The man he is was formed by years in regional repertory companies where, like the best of British directors, he learned to trust actors and believe that dictatorship is alien to the theater's democratic spirit. How well he has succeeded with "Richard III" is scarcely for me to judge; I don't want to anticipate the reaction of American audiences and critics when we perform there next year.

Touring abroad requires extra funds, and for the most ambitious tour in the National's history, we needed to raise a princely $800,000. Enter the British Council, a Government agency that promotes the national interest worldwide, partly by carrying home-grown culture to foreign lands: By thinking British, people will be encouraged to buy British, or so the thinking goes.

The minute we landed abroad, we became cultural diplomats for the nation. In Tokyo, at the outset of our tour, I found myself one of three speakers at an assembly of local businessmen. The other two were the British Foreign Secretary and the Japanese Prime Minister. Because our traveling troupe numbered about 55, counting stage technicians and those involved in makeup and costumes, the British Council's beneficence needed shoring up by commercial firms. For example, during the four climactic weeks when our tour landed in Eastern Europe, the Japanese investment bankers Nomura contributed the final $100,000 to bring us to Prague, Bucharest, Leipzig and Dresden.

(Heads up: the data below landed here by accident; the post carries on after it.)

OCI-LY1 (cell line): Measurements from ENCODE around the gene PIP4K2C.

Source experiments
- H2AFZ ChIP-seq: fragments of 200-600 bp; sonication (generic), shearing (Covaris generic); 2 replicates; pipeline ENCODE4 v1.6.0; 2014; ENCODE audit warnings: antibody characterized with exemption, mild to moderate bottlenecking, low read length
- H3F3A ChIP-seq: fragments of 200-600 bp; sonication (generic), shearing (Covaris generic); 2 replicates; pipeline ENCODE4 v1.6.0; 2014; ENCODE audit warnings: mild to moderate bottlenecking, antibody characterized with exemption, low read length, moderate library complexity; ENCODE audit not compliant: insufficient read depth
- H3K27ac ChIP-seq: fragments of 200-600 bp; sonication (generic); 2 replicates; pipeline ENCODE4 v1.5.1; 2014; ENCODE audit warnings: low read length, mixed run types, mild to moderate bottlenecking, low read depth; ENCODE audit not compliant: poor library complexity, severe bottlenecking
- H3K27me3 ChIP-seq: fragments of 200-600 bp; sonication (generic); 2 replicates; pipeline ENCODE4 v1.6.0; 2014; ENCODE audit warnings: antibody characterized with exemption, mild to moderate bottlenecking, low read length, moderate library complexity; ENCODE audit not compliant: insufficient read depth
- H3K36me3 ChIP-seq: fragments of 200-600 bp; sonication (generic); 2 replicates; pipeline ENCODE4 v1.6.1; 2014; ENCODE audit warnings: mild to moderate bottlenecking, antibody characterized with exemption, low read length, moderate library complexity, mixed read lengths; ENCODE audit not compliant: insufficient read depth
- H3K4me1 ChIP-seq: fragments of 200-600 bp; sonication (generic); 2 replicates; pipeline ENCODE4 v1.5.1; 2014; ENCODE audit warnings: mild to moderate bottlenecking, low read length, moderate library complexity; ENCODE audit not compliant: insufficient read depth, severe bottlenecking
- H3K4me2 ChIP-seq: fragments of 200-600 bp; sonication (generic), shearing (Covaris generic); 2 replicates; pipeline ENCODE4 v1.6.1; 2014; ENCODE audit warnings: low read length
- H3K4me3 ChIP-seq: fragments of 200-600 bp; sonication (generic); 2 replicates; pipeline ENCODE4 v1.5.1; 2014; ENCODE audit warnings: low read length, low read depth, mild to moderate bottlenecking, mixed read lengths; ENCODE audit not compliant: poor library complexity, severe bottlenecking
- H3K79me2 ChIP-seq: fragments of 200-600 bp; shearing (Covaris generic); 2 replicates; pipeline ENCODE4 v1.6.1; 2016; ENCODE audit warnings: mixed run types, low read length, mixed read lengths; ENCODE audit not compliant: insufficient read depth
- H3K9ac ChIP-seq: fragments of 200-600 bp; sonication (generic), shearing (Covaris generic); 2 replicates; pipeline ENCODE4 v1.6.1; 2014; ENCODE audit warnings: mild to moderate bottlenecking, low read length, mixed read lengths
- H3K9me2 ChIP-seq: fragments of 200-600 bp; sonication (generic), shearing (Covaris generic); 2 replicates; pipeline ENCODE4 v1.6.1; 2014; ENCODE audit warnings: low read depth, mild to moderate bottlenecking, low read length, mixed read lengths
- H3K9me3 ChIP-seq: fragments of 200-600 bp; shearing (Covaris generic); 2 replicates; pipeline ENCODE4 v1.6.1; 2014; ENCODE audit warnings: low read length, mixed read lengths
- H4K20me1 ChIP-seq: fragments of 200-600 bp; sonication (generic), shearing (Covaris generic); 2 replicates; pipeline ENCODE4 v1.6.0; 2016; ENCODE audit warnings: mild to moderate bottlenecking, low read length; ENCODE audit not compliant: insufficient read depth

We are all grateful, although without the National Theater, of course, Nomura could not have impressed its clients in -the company of Shakespeare, ambassadors, heads of state and le beau monde. At one post-performance party in Dresden, a National Theater actor -elegantly thanked, in fluent German, the good and the great, who included four local cabinet ministers. I hope that relations with the British Government and our other sponsors were made more profitable. But which-of them knew that, by coming on the tour, our obliging German-speaking actor had fallen into debt to a mortgage company?

Actors in the new Europe might sniff at these niceties of conscience. Their own finances are dire. Under Communism, theaters were well favored. Senior actors were well paid, bemedaled and traveled abroad. Drama students were guaranteed jobs for life in a system where unemployment was illegal. The new freedom includes the freedom to be out-of-work.

In Czechoslovakia, the current finance minister is a devotee of the free-market economy. He must believe that investment will soon flow to a country that is rich in natural assets! But meanwhile, there isn't enough Government cash to continue financing Prague's long-established 38 theater companies. They must close or learn how to survive from the box office alone.